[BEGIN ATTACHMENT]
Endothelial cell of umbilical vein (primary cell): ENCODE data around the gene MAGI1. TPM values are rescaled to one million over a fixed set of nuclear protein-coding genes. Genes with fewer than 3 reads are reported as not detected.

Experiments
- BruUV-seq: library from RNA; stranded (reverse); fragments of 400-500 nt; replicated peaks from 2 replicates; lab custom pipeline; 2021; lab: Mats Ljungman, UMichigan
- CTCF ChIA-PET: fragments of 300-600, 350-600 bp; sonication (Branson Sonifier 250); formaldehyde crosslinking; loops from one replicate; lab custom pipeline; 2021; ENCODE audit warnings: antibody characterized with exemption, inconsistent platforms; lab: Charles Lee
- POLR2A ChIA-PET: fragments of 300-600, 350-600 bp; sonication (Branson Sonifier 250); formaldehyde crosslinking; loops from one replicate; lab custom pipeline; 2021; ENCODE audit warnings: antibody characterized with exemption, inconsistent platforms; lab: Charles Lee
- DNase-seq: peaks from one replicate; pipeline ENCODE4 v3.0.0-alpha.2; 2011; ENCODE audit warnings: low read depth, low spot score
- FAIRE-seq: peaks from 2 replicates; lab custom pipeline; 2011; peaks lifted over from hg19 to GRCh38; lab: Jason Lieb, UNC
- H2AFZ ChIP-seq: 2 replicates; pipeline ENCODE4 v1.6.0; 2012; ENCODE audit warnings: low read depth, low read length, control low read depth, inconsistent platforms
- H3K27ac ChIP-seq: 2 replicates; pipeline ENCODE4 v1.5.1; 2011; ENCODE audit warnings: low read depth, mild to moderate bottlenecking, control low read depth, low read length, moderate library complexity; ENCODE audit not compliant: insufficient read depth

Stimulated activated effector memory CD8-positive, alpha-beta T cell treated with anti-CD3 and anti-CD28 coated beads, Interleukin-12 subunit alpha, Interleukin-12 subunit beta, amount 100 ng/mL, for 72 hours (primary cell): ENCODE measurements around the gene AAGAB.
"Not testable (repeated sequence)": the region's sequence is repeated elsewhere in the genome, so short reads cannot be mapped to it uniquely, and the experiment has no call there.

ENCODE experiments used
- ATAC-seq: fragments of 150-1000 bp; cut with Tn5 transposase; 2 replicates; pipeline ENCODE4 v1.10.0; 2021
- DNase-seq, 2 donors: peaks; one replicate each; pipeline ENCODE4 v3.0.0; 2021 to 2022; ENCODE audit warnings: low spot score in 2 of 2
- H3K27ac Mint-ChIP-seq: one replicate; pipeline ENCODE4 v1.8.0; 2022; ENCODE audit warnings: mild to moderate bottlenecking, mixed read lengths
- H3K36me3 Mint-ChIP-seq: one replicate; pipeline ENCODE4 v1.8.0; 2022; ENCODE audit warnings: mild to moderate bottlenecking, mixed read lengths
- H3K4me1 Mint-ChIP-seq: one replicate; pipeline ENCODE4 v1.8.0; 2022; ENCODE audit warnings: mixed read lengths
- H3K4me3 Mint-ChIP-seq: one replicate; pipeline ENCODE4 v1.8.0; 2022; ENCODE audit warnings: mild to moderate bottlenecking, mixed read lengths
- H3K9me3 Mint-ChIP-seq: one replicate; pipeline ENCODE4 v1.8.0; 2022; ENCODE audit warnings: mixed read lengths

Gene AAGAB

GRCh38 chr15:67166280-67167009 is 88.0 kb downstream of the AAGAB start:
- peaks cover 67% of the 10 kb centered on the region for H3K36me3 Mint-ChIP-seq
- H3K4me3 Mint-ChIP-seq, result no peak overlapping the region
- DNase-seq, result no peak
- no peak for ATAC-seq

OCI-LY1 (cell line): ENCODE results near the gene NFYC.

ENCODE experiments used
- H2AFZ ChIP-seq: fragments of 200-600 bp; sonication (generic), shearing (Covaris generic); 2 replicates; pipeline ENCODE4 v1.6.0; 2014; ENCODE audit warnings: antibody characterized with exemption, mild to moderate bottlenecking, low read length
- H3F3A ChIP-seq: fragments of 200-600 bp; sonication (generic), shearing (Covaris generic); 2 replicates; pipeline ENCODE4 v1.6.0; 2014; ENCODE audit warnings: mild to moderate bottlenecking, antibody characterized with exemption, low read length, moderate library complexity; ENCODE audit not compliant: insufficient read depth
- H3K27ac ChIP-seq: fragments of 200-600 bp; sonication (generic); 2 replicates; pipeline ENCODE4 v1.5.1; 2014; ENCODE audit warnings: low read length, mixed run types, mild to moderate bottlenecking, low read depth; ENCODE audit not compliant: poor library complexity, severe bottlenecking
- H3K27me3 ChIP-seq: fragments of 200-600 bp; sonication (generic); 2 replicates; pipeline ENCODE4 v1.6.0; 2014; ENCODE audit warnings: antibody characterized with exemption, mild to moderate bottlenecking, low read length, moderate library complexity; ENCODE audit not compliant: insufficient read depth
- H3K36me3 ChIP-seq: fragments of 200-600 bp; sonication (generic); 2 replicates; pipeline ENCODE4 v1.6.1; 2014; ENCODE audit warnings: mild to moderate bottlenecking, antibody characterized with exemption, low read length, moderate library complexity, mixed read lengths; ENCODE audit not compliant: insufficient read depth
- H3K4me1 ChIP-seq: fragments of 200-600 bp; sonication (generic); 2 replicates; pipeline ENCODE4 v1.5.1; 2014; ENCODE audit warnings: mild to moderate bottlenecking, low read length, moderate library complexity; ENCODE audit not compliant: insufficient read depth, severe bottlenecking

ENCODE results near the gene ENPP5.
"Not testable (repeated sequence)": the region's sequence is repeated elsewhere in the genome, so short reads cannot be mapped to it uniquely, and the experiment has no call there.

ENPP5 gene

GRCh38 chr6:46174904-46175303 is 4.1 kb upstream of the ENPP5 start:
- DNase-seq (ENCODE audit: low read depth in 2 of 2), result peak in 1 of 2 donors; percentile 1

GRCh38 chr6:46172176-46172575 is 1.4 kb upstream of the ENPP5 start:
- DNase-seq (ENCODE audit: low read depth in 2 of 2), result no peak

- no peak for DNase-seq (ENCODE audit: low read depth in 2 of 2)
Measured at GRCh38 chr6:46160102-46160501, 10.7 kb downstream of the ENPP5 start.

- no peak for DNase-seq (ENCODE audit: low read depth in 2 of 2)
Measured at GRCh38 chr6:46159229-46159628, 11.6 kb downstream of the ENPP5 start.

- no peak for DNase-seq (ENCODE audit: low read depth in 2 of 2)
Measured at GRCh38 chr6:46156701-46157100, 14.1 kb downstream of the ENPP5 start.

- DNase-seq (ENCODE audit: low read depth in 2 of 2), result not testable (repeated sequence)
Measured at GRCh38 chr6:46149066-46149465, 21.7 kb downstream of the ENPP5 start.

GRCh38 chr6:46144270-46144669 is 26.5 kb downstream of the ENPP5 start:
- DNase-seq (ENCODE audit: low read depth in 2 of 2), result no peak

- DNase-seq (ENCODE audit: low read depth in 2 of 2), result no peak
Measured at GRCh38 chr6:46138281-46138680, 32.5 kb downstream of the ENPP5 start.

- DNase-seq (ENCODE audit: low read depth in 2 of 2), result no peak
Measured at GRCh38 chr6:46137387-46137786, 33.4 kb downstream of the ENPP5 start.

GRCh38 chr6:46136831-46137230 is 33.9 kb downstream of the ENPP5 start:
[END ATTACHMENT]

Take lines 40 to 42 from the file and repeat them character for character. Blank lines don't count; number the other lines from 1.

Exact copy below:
- DNase-seq (ENCODE audit: low read depth in 2 of 2), result no peak

- no peak for DNase-seq (ENCODE audit: low read depth in 2 of 2)
Measured at GRCh38 chr6:46160102-46160501, 10.7 kb downstream of the ENPP5 start.